Definition of Exoplanets and Brown Dwarfs
Thousands of substellar objects (that is, brown dwarfs and planets) have been detected since 1989 (see, for instance, the following web sites: exoplanet.eu and https://exoplanetarchive.ipac.caltech.edu). Their masses run from 0.02 times the mass of the Earth (PSR 1257 + 20 b) to about 63 Jupiter masses (CoRoT-15 b), about five orders of magnitude in mass. More than 2700 confirmed planets have been detected by the photometric transit technique (e.g., see the chapter by Dunham in this Handbook of Exoplanets), which led to an accurate determination of their size. Their radii run from 0.32 Earth radius (Kepler-37 b) to 2.1 Jupiter radius (HAT-P-67 b), about two orders of magnitude in size. The corresponding mass-radius diagram is represented in Fig. 1. One could be tempted to think that the more massive the object is, the larger it is in size and that there is some limit in mass and/or radius that distinguishes planets from everything else, even if this mass limit is below the well accepted substellar borderline at 72 Jupiter masses (minimum mass required for stable nuclear fusion of hydrogen in the interiors of solar metallicity stars). The objects between planets and very low-mass stars have been named brown dwarfs since the paper by Jill Tarter in 1973.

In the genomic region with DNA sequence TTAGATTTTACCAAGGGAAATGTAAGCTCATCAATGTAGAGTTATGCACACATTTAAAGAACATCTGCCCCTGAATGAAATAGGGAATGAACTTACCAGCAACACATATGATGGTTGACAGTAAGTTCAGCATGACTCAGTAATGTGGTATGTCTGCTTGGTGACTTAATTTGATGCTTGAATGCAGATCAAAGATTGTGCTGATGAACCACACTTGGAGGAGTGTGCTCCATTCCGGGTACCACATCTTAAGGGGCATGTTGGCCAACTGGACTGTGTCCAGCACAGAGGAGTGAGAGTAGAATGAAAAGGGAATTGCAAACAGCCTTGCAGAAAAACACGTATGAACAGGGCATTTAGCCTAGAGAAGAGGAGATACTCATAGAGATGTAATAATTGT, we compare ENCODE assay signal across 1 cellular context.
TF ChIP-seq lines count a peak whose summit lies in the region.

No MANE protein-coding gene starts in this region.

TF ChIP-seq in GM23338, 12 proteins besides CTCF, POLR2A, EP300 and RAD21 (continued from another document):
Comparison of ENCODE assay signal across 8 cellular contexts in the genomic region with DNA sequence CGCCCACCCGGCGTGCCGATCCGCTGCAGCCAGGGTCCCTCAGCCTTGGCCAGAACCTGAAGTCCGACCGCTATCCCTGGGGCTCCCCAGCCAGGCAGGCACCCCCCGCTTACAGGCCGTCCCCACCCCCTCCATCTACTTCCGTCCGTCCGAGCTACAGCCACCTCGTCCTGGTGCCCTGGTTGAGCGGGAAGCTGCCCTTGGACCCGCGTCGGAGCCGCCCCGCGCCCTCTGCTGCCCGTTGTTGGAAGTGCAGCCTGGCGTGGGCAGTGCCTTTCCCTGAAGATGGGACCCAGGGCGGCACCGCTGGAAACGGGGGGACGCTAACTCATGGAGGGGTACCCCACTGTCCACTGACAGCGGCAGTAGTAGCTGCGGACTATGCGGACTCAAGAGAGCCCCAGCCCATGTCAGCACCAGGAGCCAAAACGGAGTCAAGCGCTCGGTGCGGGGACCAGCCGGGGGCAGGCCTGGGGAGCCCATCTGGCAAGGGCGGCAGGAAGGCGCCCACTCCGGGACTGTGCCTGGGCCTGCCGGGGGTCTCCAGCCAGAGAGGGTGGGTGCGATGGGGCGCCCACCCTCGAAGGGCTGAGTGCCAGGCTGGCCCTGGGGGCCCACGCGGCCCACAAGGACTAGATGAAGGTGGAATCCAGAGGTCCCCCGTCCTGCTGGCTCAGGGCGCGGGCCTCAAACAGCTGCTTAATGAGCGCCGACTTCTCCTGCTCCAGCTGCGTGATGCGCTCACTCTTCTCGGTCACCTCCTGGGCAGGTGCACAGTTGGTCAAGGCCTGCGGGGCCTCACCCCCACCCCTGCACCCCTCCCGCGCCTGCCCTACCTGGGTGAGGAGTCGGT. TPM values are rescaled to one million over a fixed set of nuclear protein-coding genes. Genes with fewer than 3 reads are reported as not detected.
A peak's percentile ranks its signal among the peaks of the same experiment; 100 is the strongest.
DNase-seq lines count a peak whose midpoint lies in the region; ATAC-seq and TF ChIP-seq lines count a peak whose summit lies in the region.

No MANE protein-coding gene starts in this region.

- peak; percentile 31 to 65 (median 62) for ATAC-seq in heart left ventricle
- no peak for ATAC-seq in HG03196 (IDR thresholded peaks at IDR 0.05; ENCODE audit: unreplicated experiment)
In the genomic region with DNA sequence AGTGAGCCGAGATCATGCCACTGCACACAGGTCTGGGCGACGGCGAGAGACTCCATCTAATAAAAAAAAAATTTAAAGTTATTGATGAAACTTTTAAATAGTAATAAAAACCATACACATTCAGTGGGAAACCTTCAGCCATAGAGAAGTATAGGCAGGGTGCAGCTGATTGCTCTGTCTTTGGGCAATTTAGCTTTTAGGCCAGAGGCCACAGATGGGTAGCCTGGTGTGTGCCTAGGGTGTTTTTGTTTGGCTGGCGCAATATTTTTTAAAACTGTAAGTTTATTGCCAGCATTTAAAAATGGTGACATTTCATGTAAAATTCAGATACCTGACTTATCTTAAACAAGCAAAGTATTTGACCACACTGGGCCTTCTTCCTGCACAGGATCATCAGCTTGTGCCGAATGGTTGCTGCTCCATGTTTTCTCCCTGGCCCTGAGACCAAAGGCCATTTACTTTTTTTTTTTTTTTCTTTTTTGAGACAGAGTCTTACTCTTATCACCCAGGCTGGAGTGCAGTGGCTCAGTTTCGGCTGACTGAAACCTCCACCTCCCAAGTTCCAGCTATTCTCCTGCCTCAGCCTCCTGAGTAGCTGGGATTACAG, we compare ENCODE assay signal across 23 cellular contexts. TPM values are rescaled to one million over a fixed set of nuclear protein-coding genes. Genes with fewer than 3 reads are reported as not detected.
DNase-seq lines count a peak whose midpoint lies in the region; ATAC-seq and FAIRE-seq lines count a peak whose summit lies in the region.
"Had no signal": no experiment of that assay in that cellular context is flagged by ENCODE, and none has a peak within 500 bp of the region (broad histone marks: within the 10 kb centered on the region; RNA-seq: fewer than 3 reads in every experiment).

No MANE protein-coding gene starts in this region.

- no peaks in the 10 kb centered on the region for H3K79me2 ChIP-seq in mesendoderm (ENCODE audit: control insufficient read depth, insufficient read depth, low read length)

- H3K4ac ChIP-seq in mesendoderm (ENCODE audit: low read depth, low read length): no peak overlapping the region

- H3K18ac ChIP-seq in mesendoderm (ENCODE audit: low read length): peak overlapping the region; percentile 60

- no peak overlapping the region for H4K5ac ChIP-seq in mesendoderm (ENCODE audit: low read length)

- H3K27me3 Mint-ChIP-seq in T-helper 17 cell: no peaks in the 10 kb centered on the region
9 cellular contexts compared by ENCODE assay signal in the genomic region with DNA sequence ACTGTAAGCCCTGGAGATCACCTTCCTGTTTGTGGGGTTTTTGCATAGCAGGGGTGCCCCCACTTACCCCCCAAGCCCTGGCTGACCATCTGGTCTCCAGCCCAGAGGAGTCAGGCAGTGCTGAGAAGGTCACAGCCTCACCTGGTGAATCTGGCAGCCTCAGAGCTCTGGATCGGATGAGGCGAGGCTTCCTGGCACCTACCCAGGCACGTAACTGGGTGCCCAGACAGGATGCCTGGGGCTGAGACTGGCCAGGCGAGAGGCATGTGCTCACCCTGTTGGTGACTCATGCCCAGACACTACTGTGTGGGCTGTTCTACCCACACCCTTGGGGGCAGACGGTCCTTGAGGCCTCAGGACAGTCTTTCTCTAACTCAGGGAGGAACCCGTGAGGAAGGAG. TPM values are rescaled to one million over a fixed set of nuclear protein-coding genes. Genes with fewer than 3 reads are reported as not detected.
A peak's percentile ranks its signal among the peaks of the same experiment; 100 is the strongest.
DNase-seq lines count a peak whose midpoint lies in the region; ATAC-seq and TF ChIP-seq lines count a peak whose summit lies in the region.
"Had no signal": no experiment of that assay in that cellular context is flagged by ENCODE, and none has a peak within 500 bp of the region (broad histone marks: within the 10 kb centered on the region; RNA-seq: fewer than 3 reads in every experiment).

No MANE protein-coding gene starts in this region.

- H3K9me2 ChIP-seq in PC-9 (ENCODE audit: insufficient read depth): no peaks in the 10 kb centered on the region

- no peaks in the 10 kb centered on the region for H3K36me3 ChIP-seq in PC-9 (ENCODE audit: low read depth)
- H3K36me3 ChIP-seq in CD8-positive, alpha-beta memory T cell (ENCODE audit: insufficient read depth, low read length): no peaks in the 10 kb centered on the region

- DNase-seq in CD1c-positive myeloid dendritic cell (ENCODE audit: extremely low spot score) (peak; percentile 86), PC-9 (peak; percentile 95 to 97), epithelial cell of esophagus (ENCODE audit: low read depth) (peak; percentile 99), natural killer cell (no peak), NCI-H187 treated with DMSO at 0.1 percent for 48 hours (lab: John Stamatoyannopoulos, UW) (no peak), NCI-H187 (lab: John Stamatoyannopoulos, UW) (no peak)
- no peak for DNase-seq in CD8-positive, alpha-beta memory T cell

KeywordsBrown Dwarf Planet Definition
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